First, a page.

(*It's a bit more complicated than this because of dilutive securities, but that doesn't matter here.)
Let us hypothesize that next years earnings will equal this past years record earnings, to better understand the potential effects of these share buy backs. On that assumption, we see that Seagate's net income, with 350 million shares outstanding will be about $8.28 a share.
|For the Year Ended July 2012||For the hypothetical year ended July 2013|
|Net Income||$2,900 million||$2,900 million|
|Share Outstanding||427 million||350 million|
|Net income Per share||$6.79**||$8.28|
(**This won't match the numbers released on Monday because of the way "average diluted shares" is calculated. Fortunately, this is just an exercise.)
Therefore, with a present P/E of 4.65, and no change in either net income or share price, their P/E next fiscal year would be 3.65:
|Net Income per share||$6.49**||$8.28|
(**Diluted, as released)
In this case, no change in share price would make the shares appear even cheaper because of the buy backs.
Or, differently, if they retained their P/E of 4.46 over the period of share reduction, mathematically speaking, their price would increase to $38.50, or about a 27% return from today's prices.
|Net Income per share||$6.49**||$8.28|
(**Diluted, as released)
Notice that is assuming either (i) no change in share price, or (ii) no change in P/E valuation. Both of which are incredibly unlikely and we will probably see a higher valuation--a higher share price--in the future, barring any unforeseen cataclysm. And that is what we are looking for.
Of course, the problem is whether they will maintain their earning power--a problem with the industry as a whole, mentioned at the start.
Market Leader and Customers
With Seagate's new market leader position and technology leadership, status quo bias suggests they can maintain their new position. In addition, 69% of 2011 revenue was from large OEM's like Dell (NASDAQ:DELL) (13%) and HP (NYSE:HPQ) (15%) whose business is steadier (I argue) than that of the consumer business which makes up 9% to 31% of revenue.
Also, because they are also leading in the introduction of new products, they are likely to have higher gross margins in the near term. Of course, those margins will erode overtime as supply catches up with demand (see p. 50 - 51 of 2011 10-K on the effects of industry supply and demand imbalances).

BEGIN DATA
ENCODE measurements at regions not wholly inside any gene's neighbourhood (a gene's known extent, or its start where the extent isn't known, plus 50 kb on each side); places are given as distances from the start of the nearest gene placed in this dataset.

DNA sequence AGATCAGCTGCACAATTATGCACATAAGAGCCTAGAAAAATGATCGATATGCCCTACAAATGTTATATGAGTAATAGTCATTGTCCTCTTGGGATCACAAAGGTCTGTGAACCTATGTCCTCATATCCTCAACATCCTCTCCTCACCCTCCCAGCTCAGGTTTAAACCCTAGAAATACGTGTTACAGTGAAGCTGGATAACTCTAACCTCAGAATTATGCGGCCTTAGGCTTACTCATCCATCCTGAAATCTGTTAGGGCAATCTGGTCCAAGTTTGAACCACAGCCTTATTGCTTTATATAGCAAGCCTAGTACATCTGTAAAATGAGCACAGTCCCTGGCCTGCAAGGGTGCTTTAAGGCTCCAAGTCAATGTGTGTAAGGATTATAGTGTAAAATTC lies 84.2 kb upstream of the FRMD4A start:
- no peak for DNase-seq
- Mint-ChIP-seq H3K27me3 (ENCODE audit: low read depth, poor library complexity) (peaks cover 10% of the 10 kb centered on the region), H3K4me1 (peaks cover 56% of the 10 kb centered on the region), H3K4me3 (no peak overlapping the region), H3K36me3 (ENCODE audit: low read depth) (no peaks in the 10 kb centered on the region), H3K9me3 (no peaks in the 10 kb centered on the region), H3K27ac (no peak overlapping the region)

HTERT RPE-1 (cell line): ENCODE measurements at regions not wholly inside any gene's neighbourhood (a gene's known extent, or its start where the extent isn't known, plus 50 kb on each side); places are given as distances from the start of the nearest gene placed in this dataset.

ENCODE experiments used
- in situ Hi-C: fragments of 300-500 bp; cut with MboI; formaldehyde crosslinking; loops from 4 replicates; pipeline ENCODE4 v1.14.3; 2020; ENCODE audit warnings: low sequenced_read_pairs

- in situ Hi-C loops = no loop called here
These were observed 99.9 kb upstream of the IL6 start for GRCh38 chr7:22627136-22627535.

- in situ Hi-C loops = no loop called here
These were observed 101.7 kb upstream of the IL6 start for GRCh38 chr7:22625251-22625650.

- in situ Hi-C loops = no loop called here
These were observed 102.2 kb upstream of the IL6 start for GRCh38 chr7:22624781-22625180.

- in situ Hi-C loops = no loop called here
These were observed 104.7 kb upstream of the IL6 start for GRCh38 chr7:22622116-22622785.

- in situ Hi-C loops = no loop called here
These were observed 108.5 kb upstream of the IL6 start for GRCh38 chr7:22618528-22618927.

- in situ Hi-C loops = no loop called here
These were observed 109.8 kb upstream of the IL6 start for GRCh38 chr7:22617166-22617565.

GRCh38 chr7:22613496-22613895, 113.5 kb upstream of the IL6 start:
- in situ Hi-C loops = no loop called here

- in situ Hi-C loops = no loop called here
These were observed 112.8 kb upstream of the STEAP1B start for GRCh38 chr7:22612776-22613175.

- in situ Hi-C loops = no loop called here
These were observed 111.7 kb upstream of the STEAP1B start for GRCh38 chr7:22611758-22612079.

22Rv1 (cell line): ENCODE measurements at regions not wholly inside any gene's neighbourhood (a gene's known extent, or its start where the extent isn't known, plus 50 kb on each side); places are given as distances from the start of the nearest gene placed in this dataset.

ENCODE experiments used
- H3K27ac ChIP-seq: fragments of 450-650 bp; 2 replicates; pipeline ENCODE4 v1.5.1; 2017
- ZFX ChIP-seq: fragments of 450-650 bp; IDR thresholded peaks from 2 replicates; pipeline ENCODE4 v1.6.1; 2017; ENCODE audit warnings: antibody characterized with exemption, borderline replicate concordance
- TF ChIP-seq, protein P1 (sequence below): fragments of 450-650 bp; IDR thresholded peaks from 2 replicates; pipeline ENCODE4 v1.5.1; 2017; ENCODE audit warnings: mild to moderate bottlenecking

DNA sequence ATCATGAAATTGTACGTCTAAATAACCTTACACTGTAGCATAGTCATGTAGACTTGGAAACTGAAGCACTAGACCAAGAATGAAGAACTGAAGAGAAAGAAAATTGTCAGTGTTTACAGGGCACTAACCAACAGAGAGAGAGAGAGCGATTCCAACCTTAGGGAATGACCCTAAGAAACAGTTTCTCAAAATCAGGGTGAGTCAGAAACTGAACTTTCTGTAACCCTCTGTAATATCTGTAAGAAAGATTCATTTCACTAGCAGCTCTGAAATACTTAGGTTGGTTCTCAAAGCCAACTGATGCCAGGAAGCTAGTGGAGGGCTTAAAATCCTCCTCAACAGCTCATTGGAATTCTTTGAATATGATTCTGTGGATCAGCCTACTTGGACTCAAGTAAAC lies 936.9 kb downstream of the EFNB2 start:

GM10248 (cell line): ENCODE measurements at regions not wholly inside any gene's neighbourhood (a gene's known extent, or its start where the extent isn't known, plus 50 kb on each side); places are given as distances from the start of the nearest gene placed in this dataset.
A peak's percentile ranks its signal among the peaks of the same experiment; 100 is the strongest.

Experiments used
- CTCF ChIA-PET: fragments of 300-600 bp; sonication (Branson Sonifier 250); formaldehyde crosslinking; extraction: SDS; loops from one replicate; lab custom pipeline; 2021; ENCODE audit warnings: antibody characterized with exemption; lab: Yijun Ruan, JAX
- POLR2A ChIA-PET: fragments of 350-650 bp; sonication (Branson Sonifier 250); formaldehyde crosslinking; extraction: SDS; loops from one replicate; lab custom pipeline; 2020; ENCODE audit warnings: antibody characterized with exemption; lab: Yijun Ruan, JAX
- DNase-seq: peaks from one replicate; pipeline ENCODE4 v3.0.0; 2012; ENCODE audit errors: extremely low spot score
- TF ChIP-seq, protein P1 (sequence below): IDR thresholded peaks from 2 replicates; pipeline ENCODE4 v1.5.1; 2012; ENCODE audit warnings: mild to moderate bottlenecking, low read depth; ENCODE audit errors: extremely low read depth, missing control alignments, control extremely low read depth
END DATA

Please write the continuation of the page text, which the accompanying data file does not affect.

Seagate's position, then, will not look as strong a year from now simply due to their product cycles and their competitors reestablishing themselves. In fact, one can see the wave of the two-year disc drive product cycles below in the cash from operations line:
STX Revenue TTM data by YCharts
All this implies that we are likely on a peak of earnings which will probably last through the Window's 8 release. This should cause us to use caution when accepting the valuations based on present earnings above. But today, the future is different than the past. They captured more market share after the flood. Therefore, the troughs in TTM operating cash flow will likely be shallower in the future.
Seagate is undervalued and the market's reaction on Monday and Tuesday was arbitrary.
To conclude, I leave you with a notable quote from Monday's conference call about Seagate's new hybrid drives.
Richard Kugele - Needham & Company, LLC, Research Division
Just 2 quick ones, one on technology. In terms of the enterprise hybrid hard drives, do you see others in the industry supplying that as well? Or looking at it another way, do you think the OEMs will acquire multiple sources for that? Or do you think you can go for a while as a single vendor?
Stephen J. Luczo
Well, I don't think -- again, Rich, if -- the type of hybrid drive we're talking about no, we don't think that there's anything competitively in the marketplace just because of the amount of time that we've spent developing the technology around our hybrid drives. It's been going on for 4 or 5 years really. And in terms of the OEMs, since we've had OEMs that have asked us for exclusivity, I would say that it would be really obnoxious for them to ask for exclusivity but require redundancy. So I think we'll probably get over that heartache. The performance on these drives and certain attributes that certain segments require is pretty impressive given the dollar investment relative to pure SSD. So it's a pretty exciting opportunity, and I think people will feel quite comfortable. Probably half of our portfolio, we're the only company that provides right now. So it's not like we're not sole sourced through a lot of our customers in the enterprise. Most of the small form factor SAS products we're really the only supplier of right now. So that's something that they're pretty comfortable with.
(Please post disagreements or counter-facts in the comments section below -- that way I can either address them or learn something new.)
Disclosure: I am long STX.